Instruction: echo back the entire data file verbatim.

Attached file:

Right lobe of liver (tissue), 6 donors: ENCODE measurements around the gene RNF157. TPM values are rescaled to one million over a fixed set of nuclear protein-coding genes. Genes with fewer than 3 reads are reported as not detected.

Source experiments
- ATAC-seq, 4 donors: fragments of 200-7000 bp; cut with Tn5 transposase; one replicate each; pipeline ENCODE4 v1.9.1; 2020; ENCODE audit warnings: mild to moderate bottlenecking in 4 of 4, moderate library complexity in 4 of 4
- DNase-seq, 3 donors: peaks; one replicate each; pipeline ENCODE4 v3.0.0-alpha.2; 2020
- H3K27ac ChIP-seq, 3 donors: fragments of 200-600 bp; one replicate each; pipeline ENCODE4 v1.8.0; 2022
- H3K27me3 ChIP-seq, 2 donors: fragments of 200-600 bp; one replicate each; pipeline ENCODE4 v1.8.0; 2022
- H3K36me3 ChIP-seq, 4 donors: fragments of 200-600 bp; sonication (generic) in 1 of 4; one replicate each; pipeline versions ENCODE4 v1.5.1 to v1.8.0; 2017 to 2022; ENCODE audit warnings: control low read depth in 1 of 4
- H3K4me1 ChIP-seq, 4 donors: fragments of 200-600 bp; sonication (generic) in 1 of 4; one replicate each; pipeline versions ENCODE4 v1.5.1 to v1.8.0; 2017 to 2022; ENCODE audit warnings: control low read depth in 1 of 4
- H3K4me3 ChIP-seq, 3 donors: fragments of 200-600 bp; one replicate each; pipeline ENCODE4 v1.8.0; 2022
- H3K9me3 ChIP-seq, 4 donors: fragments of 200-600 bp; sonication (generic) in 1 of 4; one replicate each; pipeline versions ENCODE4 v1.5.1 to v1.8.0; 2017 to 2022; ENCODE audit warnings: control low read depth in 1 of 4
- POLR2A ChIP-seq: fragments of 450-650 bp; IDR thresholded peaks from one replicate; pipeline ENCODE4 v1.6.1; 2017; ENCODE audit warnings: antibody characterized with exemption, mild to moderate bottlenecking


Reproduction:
Right lobe of liver (tissue), 6 donors: ENCODE measurements around the gene RNF157. TPM values are rescaled to one million over a fixed set of nuclear protein-coding genes. Genes with fewer than 3 reads are reported as not detected.

Source experiments
- ATAC-seq, 4 donors: fragments of 200-7000 bp; cut with Tn5 transposase; one replicate each; pipeline ENCODE4 v1.9.1; 2020; ENCODE audit warnings: mild to moderate bottlenecking in 4 of 4, moderate library complexity in 4 of 4
- DNase-seq, 3 donors: peaks; one replicate each; pipeline ENCODE4 v3.0.0-alpha.2; 2020
- H3K27ac ChIP-seq, 3 donors: fragments of 200-600 bp; one replicate each; pipeline ENCODE4 v1.8.0; 2022
- H3K27me3 ChIP-seq, 2 donors: fragments of 200-600 bp; one replicate each; pipeline ENCODE4 v1.8.0; 2022
- H3K36me3 ChIP-seq, 4 donors: fragments of 200-600 bp; sonication (generic) in 1 of 4; one replicate each; pipeline versions ENCODE4 v1.5.1 to v1.8.0; 2017 to 2022; ENCODE audit warnings: control low read depth in 1 of 4
- H3K4me1 ChIP-seq, 4 donors: fragments of 200-600 bp; sonication (generic) in 1 of 4; one replicate each; pipeline versions ENCODE4 v1.5.1 to v1.8.0; 2017 to 2022; ENCODE audit warnings: control low read depth in 1 of 4
- H3K4me3 ChIP-seq, 3 donors: fragments of 200-600 bp; one replicate each; pipeline ENCODE4 v1.8.0; 2022
- H3K9me3 ChIP-seq, 4 donors: fragments of 200-600 bp; sonication (generic) in 1 of 4; one replicate each; pipeline versions ENCODE4 v1.5.1 to v1.8.0; 2017 to 2022; ENCODE audit warnings: control low read depth in 1 of 4
- POLR2A ChIP-seq: fragments of 450-650 bp; IDR thresholded peaks from one replicate; pipeline ENCODE4 v1.6.1; 2017; ENCODE audit warnings: antibody characterized with exemption, mild to moderate bottlenecking